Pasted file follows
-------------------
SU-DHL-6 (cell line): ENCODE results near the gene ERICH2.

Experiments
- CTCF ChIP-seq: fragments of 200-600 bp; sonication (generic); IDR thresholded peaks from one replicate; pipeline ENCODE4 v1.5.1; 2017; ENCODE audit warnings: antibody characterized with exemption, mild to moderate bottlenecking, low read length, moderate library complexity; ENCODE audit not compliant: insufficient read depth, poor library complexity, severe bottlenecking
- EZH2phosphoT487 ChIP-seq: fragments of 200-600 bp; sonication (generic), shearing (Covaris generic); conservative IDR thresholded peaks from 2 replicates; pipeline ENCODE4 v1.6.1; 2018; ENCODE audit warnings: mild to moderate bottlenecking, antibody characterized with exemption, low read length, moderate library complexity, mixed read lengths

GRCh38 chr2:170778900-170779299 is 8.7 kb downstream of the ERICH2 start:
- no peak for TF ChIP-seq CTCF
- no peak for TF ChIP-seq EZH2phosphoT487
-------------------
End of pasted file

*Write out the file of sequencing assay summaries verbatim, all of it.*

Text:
SU-DHL-6 (cell line): ENCODE results near the gene ERICH2.

Experiments
- CTCF ChIP-seq: fragments of 200-600 bp; sonication (generic); IDR thresholded peaks from one replicate; pipeline ENCODE4 v1.5.1; 2017; ENCODE audit warnings: antibody characterized with exemption, mild to moderate bottlenecking, low read length, moderate library complexity; ENCODE audit not compliant: insufficient read depth, poor library complexity, severe bottlenecking
- EZH2phosphoT487 ChIP-seq: fragments of 200-600 bp; sonication (generic), shearing (Covaris generic); conservative IDR thresholded peaks from 2 replicates; pipeline ENCODE4 v1.6.1; 2018; ENCODE audit warnings: mild to moderate bottlenecking, antibody characterized with exemption, low read length, moderate library complexity, mixed read lengths

GRCh38 chr2:170778900-170779299 is 8.7 kb downstream of the ERICH2 start:
- no peak for TF ChIP-seq CTCF
- no peak for TF ChIP-seq EZH2phosphoT487